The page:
34. Jean-Daniel Says:

    Modern nibs are no longer editable, and code signing has nothing to do with it. Removing informations required to edit the nib significantly reduce the distributed file size. Try to compile a xib file and then to open it for example.

    @Perry The Cynic
    Thank you for this very interesting comment and for your answers. I understand the need to specify which version you want to sign in a Framework, but it prevent usage of one single script to sign all bundles :-(
    I Hope the Xcode 3.1 integration will solve this issues.

  35. dc Says:

    @dave, @jean-daniel:
    “I don”™t think user-editable nibs is a use case most developers are keen to support.”
    “Try to compile a xib file and then to open it for example.”

    This is the thing that pisses me off most about .xibs. I can understand the utility of space saving on the iPhone, but on the desktop making .nibs write-only is super annoying. Nib hacking is one of my favorite OS X pastimes. (Especially since there’s no good technical reason why IB shouldn’t be able to open compiled .xibs.)

  36. Daniel Jalkut Says:

    Regarding compiled xibs and their alleged “unopenability,” this is a default setting in Xcode for compiling nibs, but can be overridden. I am using some xibs in my projects, and have them set to generate normal, openable nibs.

  37. Ilgaz Says:

    I think if your application has server capabilities (so Leopard prompts), you should tell the user not to apply “clean languages” (can contact Monolingual team to add it to ‘black list’ too, or even edit source it is OSS) or change its icon, remove architectures etc.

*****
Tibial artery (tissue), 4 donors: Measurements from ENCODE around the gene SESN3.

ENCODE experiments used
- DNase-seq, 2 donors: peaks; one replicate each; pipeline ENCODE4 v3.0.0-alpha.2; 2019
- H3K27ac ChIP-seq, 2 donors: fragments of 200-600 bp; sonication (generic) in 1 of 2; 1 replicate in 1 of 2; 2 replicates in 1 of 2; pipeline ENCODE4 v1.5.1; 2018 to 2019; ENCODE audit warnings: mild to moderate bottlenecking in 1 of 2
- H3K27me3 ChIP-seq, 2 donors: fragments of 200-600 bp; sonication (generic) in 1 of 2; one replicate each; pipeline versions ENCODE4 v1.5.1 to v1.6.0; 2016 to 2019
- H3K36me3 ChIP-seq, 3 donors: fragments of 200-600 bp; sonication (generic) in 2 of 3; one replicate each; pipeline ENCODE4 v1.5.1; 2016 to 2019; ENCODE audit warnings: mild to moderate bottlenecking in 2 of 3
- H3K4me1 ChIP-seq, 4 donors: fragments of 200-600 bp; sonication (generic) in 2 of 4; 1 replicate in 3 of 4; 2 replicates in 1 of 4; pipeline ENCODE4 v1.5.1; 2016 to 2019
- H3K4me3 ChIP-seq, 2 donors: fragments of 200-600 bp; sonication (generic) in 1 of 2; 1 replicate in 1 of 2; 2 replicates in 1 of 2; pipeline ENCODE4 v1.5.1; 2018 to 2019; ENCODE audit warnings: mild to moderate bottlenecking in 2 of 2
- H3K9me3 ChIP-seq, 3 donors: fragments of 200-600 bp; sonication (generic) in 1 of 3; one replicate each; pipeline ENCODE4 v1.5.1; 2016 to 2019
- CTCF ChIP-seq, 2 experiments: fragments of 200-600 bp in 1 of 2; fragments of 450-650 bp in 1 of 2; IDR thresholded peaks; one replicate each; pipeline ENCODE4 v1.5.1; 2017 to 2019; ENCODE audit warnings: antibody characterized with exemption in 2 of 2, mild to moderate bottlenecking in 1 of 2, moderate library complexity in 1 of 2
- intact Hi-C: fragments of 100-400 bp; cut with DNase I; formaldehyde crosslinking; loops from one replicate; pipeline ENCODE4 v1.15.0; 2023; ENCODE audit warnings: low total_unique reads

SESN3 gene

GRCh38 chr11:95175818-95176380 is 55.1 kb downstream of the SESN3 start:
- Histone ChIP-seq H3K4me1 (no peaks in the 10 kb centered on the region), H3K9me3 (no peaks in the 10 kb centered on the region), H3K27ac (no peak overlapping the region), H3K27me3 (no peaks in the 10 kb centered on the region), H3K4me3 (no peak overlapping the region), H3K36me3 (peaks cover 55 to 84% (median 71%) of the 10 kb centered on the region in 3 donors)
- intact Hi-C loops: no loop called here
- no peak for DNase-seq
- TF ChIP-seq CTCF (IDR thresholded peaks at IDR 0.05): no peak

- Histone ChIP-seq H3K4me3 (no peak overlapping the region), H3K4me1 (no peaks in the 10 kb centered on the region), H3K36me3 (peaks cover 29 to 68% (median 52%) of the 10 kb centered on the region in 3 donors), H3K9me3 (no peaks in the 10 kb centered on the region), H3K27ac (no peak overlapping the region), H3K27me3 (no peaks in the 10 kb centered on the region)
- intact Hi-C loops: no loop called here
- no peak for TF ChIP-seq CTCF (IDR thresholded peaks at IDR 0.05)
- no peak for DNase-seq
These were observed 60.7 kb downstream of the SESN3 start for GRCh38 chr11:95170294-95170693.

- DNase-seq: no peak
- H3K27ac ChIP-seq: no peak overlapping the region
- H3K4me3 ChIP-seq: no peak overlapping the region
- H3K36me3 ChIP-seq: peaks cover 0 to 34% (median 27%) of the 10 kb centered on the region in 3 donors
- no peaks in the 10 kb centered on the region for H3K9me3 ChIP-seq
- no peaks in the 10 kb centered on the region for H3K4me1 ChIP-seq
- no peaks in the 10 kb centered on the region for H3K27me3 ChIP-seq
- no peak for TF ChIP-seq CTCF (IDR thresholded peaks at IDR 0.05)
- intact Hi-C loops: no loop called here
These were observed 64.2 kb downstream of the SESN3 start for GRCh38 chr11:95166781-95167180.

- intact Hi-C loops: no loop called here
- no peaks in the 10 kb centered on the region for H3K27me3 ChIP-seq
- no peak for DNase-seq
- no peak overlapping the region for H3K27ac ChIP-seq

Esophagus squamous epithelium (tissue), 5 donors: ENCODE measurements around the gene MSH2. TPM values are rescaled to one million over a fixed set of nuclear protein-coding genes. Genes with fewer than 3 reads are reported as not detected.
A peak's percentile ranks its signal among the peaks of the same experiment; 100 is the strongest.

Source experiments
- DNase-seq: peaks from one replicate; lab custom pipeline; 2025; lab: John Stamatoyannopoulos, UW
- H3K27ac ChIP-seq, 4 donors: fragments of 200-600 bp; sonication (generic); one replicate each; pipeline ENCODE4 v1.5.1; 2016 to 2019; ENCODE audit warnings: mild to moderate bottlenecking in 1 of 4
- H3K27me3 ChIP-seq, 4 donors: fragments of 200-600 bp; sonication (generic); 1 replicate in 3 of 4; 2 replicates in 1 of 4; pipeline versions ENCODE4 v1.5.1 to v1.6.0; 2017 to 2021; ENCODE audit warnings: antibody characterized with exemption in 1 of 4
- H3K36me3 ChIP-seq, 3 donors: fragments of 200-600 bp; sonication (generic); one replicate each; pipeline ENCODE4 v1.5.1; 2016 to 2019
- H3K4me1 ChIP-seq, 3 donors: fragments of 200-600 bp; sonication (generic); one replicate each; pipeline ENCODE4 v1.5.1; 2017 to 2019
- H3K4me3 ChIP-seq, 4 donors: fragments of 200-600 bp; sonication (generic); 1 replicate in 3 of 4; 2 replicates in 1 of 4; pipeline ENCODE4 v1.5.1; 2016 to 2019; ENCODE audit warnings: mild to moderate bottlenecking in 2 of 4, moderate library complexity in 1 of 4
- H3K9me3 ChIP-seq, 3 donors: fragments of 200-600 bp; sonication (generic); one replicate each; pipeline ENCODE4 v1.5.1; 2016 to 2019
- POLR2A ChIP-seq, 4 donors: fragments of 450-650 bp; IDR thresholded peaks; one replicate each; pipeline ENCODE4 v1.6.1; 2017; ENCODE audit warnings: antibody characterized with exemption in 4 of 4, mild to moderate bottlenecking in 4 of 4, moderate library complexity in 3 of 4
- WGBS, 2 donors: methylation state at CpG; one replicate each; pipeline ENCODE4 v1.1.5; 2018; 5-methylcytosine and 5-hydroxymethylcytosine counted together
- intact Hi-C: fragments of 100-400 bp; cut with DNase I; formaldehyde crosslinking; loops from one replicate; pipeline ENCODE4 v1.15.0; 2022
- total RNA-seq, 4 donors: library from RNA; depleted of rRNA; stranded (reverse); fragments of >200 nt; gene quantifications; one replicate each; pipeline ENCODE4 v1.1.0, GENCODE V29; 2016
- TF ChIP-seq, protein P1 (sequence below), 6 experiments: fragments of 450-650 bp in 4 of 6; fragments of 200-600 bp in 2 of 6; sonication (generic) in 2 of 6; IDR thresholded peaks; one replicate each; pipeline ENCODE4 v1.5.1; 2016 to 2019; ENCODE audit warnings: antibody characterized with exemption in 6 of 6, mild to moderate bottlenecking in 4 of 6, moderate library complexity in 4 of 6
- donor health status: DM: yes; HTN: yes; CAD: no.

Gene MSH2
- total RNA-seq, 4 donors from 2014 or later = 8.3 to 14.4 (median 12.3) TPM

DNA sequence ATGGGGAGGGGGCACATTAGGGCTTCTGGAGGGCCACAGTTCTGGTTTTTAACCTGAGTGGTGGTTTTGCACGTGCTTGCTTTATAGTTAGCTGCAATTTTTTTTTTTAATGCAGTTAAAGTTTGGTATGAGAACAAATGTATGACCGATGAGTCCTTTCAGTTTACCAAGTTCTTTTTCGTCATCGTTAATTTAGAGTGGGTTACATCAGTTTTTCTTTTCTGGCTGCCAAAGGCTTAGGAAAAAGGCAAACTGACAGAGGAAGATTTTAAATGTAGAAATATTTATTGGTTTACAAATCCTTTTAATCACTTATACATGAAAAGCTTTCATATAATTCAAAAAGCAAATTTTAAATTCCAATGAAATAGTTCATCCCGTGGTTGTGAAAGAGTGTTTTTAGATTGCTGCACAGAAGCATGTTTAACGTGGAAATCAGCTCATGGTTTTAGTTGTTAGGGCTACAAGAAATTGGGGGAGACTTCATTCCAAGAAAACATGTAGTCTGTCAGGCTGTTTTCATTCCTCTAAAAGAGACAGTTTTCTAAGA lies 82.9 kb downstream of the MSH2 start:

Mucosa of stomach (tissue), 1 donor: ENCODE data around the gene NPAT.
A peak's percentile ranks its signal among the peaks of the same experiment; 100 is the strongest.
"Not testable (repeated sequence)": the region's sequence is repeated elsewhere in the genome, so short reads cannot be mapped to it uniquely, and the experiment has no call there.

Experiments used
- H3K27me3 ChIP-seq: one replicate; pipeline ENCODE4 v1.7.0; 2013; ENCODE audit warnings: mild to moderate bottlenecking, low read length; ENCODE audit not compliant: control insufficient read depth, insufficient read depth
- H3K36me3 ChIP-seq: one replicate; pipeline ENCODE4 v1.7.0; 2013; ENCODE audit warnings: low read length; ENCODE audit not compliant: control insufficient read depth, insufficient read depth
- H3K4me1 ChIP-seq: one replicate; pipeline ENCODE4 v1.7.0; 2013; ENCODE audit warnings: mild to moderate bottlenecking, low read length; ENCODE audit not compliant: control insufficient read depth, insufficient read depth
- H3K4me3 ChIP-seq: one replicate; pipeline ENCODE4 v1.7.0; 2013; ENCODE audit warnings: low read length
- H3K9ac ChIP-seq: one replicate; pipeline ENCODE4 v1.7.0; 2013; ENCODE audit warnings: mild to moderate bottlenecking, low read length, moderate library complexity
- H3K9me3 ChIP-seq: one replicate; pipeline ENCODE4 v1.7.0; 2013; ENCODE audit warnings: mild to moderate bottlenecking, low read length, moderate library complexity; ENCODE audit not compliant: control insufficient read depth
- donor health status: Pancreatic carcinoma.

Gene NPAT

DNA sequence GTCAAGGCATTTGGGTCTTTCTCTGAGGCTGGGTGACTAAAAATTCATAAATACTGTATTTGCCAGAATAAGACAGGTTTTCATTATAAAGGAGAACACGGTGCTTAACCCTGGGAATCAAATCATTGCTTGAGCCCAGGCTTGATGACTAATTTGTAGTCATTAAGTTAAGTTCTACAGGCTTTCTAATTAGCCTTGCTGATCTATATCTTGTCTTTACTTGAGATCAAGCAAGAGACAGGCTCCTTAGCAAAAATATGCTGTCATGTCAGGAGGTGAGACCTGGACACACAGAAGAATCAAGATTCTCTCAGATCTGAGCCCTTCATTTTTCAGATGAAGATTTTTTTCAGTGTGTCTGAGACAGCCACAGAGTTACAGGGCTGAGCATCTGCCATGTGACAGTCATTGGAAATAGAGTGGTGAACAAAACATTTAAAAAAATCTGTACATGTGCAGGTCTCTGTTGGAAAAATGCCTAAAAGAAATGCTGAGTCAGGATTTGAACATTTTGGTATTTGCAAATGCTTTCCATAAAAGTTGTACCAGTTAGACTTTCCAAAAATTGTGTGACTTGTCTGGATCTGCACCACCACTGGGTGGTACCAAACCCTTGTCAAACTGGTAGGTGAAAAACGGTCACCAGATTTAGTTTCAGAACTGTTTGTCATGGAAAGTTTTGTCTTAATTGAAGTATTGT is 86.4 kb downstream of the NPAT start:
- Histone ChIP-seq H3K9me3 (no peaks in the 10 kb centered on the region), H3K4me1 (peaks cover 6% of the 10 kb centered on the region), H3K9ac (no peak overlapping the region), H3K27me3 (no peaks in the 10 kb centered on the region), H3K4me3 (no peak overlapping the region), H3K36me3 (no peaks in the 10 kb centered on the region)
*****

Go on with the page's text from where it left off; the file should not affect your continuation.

As a person always cleaned up languages, I resist doing it on Leopard. I liked the scheme and the fact that it is not a commercial trap (self signed is equal) like Windows one and unless the application modifies its own .app dir, it really works flawlessly.
    Another approach to prevent people from cleaning(!) languages is not to include them. 1 Password (Agile) current version says “We removed languages from download” but they promise a way to let users have their languages included in future in updates.
    Or Omni’s approach, their actual stable versions always have “English only” and “International” versions. Note that they had that scheme for years, long before Leopard.
    Another thing to note which I noticed as a end user is, Leopard HFS+ handles lots of directories, files in a way that older OS X could never do. The B-Tree fragmentation etc. are way lower. That is another reason not to bother with “language cleaning”. For cleaning languages, my reason was to keep the boot disk as simple as possible. Apple somehow does way better directory handling so I really don’t care.